Friday, May 16, 2014

An Unintended but Welcome Consequence

Yes, it's too early to gloat, and I'm sure there will be more bumps along the way for the Affordable Care Act, but this Washington Post story put a smile on my face.

States that refused to expand Medicaid under the Affordable Care Act are experiencing a boom in enrollees anyway, growth a new report attributes to increased awareness surrounding the health-care law.

In 17 of the 26 states that did not expand Medicaid, more than 550,000 new individuals signed up for coverage under Medicaid during the first quarter of 2014, according to Avalere Health, the company that produced the study. That represented a 2.8 percent average increase in state Medicaid rolls.

Avalere said the new enrollees were previously eligible for Medicaid but hadn’t signed up. They were likely spurred to apply for benefits after hearing about their eligibility, which the company dubbed the “woodwork effect.”

The states receive federal funding for the new enrollees through 2016, but only at standard rates. States that expanded their Medicaid rates receive more federal compensation for new enrollees.

“Many of these non-expansion states that politically oppose the ACA are now facing unexpected financial and operational pressure due to woodwork enrollment,” Caroline Pearson, Avalere’s vice president, said in a statement.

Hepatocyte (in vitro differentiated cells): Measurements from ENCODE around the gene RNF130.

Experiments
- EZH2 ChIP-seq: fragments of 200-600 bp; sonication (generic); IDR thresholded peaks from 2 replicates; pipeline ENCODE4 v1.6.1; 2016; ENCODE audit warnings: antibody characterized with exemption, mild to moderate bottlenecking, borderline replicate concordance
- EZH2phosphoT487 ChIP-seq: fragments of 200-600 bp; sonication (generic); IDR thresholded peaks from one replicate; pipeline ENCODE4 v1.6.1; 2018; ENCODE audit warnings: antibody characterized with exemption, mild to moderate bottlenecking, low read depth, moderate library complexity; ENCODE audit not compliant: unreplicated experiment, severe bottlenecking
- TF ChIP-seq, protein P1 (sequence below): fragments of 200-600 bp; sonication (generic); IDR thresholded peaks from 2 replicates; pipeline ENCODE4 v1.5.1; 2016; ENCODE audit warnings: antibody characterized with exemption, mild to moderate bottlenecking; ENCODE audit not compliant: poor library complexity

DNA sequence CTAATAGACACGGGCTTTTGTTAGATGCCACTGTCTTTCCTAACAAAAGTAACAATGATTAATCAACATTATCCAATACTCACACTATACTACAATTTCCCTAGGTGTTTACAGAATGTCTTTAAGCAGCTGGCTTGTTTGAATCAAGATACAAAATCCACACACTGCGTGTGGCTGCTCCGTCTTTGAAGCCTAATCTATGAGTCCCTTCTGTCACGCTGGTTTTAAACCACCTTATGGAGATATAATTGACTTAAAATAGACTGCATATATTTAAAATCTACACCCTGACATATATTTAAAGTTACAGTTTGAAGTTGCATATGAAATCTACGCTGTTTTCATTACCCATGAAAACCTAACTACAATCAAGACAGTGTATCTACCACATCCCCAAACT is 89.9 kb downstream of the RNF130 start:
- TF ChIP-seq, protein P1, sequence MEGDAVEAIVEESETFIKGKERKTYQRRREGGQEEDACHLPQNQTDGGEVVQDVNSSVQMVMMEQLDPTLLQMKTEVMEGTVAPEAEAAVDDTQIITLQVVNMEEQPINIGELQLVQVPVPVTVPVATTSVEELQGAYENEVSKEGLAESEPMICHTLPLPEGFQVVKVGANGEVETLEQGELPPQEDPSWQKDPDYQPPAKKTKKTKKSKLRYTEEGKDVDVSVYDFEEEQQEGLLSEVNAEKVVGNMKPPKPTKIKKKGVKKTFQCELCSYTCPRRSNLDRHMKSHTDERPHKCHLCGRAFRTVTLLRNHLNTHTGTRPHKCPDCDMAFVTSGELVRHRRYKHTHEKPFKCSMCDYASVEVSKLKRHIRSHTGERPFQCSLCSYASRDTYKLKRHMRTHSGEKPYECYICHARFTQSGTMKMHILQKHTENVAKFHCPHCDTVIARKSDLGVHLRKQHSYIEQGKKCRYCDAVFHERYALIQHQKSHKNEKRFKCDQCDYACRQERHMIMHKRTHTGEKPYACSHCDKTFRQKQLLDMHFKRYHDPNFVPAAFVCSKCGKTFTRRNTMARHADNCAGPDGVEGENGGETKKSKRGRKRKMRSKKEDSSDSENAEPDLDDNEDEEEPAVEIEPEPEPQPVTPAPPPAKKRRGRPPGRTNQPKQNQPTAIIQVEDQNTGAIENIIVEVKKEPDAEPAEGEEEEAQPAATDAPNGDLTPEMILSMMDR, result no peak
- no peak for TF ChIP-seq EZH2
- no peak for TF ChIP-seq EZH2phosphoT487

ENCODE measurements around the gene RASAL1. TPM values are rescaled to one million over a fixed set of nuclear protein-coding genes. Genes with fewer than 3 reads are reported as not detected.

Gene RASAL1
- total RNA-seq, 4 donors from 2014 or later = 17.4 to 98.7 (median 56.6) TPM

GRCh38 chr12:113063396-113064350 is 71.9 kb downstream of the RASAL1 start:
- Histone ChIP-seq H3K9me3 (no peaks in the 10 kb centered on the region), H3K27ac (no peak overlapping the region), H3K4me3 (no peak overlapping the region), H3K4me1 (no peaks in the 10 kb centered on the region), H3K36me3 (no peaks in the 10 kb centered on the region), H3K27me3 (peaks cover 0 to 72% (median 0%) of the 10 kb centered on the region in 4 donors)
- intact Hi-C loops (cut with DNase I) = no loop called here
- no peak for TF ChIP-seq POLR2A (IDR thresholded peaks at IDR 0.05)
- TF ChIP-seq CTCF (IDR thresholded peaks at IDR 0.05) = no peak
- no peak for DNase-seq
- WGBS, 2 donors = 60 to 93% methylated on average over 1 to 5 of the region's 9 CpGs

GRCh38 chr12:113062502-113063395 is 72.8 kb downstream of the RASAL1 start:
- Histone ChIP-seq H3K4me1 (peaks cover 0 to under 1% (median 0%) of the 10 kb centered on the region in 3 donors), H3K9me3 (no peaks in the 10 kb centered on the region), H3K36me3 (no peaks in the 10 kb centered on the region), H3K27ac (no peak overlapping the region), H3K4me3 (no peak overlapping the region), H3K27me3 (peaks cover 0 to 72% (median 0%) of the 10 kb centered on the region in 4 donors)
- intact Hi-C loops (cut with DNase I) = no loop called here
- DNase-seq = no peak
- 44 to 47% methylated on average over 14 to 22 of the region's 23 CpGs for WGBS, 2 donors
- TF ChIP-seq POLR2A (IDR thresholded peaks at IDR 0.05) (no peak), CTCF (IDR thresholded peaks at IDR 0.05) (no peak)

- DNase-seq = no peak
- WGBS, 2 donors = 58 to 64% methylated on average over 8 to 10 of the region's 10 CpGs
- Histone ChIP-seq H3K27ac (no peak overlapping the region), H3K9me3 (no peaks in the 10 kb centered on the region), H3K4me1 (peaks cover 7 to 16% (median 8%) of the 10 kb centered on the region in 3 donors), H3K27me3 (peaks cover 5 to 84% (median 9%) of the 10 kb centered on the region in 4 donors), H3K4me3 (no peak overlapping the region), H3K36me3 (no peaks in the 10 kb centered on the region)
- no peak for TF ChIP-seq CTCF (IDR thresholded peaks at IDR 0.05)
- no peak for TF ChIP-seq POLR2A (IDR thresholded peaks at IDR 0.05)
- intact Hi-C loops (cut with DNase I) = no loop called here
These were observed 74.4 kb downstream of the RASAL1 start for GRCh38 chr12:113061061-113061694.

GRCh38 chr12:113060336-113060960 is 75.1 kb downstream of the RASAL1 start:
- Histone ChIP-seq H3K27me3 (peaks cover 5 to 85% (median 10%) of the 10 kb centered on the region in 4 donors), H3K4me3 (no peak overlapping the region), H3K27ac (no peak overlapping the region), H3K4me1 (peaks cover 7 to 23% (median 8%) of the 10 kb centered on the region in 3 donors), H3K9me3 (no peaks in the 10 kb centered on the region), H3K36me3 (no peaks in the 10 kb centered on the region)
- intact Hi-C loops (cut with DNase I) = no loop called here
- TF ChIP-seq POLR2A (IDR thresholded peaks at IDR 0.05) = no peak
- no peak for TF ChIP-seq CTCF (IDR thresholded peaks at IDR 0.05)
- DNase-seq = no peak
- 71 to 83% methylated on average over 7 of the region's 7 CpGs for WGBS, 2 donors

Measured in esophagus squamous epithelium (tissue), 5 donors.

That means states that decide against accepting federal dollars to expand Medicaid are paying for their decisions.

More than 98,000 new enrollees signed up for coverage in Georgia, and more than 50,000 individuals signed up in North Carolina, Tennessee and South Carolina, the report found. Montana saw 14,100 new Medicaid patients sign up in the first three months of 2014, a 10 percent increase of the state’s Medicaid rolls. Idaho, Kansas and New Hampshire also saw their rolls grow more than 5 percent.
As I've written before, people who are eligible for benefits like SNAP don't always apply for them, whether out of pride, distrust of government, or lack of information. Medicaid has the same coverage gap. It looks like the ACA is doing its bit to move a few more people into coverage they were eligible for all along.

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